Johnson works with her customers and vets as much as possible, balancing her knowledge and experience with veterinarian input and real-world results. While she defers to the vet’s requests, if she disagrees, she’ll contact an equine feed nutritionist that they work with regularly to get a third opinion. The week we spoke, a customer came in concerned about their insulin resistant horse’s diet on advice it should be changed. The horse was in his late twenties, colic prone, and with Cushing’s, but he was holding his weight and looking great, the customer said. Johnson broke down what he was currently feeding and what he was being advised to feed, showing him his NSC, or non-structural carbohydrate percentages, would be increasing from 14.6 to 20.5, and he would have to feed twice the volume and he would be feeding lots of oat and corn. Armed with that information, he chose to keep his current feed plan and walked away grateful that someone was willing to spend that kind of time talking with him about his horse’s needs.
Feedback from Johnson’s customers is as valuable as her own experience when it comes to feed recommendations. Her own horse, a 5-year-old quarter horse who bolts her food, eats chopped forage to slow feeding and prevent choking. She has tried all the products and monitored the results, so she can better recommend products to her customers. “I want to know if it’s palatable with my horses, if I got the results they say I should, and if the product is worth the cost,” she said. That way she can bypass the research and the trouble of searching through bags and labels with the customer, and problem-solve quickly. She follows up over the next few months whenever possible to see if a customer’s results are the same as what she predicted.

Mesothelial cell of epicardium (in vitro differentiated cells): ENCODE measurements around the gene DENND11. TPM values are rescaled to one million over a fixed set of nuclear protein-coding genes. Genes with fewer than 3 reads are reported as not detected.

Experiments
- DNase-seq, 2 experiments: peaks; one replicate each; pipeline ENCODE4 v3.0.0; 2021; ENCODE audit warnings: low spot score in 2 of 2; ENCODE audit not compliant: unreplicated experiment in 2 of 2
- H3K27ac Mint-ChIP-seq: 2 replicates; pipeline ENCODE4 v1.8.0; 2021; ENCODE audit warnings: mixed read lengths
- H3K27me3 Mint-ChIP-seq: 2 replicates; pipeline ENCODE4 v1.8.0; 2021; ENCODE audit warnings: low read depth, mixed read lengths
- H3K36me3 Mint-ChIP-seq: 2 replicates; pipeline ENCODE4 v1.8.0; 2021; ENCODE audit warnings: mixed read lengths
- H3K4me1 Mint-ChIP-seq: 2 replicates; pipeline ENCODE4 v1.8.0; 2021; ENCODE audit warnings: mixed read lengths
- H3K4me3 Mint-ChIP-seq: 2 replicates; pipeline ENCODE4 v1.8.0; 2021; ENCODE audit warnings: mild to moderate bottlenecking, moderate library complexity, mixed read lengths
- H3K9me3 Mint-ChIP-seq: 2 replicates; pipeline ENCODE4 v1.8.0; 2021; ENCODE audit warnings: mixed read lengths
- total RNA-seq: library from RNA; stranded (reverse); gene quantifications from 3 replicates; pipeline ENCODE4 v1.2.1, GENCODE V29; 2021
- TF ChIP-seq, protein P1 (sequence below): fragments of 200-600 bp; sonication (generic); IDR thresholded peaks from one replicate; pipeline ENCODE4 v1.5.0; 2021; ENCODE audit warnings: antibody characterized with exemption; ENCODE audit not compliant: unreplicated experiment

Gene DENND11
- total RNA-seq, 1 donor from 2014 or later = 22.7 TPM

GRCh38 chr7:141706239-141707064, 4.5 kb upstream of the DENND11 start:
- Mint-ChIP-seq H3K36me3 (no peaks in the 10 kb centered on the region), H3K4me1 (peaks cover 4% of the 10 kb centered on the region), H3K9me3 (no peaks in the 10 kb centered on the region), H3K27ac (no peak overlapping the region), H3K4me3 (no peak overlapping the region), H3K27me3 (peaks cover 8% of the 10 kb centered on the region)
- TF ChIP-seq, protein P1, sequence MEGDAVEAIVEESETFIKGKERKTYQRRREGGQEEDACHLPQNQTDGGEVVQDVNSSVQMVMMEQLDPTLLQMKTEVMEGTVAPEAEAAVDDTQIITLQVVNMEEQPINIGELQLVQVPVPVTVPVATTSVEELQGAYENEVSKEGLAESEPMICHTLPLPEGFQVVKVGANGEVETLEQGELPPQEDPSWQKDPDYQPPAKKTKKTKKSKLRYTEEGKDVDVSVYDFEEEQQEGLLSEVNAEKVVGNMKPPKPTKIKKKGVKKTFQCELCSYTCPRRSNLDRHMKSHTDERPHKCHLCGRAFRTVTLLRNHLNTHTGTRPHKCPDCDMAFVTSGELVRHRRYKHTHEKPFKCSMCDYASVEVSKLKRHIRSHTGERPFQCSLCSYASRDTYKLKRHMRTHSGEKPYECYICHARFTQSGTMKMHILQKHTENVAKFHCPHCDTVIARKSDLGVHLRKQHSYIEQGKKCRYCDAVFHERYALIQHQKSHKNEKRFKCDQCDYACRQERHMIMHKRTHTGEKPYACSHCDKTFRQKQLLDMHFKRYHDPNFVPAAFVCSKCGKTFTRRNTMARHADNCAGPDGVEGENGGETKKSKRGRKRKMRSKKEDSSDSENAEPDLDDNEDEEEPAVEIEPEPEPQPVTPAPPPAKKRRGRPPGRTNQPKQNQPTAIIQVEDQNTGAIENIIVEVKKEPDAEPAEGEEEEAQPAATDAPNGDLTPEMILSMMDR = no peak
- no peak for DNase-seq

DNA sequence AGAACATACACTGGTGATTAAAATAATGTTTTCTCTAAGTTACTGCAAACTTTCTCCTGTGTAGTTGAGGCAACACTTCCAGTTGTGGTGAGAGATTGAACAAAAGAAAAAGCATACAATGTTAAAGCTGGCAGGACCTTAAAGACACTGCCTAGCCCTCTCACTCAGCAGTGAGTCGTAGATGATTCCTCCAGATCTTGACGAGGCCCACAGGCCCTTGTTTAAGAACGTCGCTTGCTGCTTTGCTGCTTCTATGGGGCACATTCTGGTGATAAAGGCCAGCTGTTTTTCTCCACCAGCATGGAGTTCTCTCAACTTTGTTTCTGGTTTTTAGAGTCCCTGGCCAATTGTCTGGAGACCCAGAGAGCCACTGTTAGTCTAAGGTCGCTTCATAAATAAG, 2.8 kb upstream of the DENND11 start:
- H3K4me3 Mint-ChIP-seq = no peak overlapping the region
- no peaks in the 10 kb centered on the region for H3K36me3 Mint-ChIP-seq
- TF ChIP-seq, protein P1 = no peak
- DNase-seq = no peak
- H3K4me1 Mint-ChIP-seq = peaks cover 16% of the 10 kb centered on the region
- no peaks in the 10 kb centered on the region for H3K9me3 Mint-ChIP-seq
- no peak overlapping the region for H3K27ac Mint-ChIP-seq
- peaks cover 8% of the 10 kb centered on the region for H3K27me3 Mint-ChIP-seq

“I try to create a relationship with customers through their animals,” she said. “It takes very little of my time to ask how the animal is doing with its diet or how it likes products. It allows me to learn what works and doesn’t work on multiple horses and, most importantly, if it’s palatable to picky horses,” she said. “If I see positive results, I will recommend the product more often. This has a huge impact on how much of what products we sell.”
Henniker Farm & Country Store is located on Bradford Road, off Route 114 in Henniker, NH. You can visit them online at www.hennikerfarm.com.
Postscript: We were sad to hear that Grace lost Sky in March due to complications from surgery.
Sky was an excellent horse to his caring owner and will be missed by his immediate and extended family.